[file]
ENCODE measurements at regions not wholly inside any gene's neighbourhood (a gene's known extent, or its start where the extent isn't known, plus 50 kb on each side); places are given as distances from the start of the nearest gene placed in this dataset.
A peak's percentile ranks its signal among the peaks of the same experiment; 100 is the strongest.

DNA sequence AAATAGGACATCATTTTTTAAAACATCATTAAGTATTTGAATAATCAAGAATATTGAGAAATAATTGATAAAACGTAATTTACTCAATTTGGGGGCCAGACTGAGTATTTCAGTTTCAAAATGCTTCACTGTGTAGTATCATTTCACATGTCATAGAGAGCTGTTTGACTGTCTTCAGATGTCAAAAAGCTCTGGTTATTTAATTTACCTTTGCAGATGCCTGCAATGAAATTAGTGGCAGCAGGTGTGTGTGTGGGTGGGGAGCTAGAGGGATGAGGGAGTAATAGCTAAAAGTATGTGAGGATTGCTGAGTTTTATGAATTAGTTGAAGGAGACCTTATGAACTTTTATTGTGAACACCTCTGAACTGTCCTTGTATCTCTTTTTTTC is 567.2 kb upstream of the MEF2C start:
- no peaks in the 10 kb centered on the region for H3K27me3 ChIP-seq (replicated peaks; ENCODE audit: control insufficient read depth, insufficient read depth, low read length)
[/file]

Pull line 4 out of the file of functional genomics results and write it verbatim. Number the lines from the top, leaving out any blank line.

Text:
- no peaks in the 10 kb centered on the region for H3K27me3 ChIP-seq (replicated peaks; ENCODE audit: control insufficient read depth, insufficient read depth, low read length)